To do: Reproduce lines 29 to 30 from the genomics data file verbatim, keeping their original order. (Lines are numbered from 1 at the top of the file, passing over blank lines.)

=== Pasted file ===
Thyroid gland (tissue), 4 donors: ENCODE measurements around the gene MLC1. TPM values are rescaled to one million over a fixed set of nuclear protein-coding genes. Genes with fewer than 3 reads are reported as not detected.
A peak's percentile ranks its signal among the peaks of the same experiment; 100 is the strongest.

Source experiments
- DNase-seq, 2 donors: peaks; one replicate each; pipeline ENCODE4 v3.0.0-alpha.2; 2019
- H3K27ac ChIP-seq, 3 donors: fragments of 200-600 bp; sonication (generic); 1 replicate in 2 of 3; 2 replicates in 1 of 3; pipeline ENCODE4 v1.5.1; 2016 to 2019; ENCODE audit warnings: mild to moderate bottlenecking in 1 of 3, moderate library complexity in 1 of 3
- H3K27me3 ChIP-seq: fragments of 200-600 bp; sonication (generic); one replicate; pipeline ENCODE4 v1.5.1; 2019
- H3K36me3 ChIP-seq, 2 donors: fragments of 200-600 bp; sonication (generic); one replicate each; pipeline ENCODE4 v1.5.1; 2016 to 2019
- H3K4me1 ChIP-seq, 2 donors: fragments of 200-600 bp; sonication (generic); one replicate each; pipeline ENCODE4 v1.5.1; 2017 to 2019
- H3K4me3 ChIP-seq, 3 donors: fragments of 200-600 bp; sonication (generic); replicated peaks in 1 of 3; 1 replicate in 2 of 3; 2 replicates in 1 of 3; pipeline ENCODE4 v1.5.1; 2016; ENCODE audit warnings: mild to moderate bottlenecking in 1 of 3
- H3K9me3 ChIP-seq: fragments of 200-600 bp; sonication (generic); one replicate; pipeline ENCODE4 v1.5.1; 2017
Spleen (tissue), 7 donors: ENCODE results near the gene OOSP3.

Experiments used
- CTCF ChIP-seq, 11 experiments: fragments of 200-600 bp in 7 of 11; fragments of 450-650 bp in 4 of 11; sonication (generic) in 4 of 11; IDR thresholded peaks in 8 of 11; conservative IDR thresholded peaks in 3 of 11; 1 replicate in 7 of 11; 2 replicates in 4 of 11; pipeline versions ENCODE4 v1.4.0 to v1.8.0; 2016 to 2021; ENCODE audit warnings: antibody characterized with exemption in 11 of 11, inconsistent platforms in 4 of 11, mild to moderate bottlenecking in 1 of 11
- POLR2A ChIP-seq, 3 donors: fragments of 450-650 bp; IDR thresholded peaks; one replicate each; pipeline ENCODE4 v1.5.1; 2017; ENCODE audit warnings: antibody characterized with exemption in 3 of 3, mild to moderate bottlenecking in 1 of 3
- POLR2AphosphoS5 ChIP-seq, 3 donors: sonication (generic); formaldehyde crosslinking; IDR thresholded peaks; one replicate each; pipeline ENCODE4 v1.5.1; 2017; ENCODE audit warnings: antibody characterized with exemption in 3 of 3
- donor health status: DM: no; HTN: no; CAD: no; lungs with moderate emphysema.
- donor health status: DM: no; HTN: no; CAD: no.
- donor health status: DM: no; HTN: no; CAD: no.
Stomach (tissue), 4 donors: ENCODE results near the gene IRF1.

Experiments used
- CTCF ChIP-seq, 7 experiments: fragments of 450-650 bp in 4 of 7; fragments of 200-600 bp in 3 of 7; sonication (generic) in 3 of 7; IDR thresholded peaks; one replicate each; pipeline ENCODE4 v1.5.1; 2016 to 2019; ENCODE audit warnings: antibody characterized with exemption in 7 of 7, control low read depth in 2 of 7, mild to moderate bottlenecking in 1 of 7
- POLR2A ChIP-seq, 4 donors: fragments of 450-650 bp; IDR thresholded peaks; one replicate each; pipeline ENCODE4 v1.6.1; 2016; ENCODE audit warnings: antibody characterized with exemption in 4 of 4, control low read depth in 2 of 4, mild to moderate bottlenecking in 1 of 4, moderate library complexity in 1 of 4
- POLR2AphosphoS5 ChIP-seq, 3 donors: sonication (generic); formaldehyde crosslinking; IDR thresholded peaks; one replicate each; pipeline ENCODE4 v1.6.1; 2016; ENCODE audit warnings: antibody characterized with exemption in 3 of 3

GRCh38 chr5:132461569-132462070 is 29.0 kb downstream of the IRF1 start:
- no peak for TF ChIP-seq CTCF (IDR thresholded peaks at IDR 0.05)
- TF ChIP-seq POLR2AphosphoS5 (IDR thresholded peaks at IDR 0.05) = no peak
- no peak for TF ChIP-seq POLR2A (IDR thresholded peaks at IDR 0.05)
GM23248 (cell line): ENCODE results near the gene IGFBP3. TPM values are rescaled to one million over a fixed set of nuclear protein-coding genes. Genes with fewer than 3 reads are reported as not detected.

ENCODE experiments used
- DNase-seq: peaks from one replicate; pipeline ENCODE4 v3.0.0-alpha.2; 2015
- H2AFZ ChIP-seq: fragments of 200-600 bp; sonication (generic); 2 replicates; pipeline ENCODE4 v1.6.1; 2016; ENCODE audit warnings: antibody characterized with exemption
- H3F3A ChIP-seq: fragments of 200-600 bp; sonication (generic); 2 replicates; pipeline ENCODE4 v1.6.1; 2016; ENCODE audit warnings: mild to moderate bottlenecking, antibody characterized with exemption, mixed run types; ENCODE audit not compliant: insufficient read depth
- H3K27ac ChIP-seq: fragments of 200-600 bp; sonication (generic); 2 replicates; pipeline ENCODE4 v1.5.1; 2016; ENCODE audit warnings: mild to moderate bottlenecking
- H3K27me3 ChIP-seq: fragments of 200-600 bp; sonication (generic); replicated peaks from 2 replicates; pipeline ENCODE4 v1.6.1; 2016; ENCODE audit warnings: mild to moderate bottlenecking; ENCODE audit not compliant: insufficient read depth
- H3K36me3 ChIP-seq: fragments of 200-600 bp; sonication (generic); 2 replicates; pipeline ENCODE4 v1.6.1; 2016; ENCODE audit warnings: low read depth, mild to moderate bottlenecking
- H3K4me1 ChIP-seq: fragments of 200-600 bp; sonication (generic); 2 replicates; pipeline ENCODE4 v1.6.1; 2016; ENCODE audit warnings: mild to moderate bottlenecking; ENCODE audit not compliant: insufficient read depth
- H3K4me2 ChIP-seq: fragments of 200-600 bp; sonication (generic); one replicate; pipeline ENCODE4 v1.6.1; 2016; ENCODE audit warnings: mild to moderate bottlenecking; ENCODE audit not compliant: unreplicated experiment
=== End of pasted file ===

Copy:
ENCODE experiments used
- DNase-seq: peaks from one replicate; pipeline ENCODE4 v3.0.0-alpha.2; 2015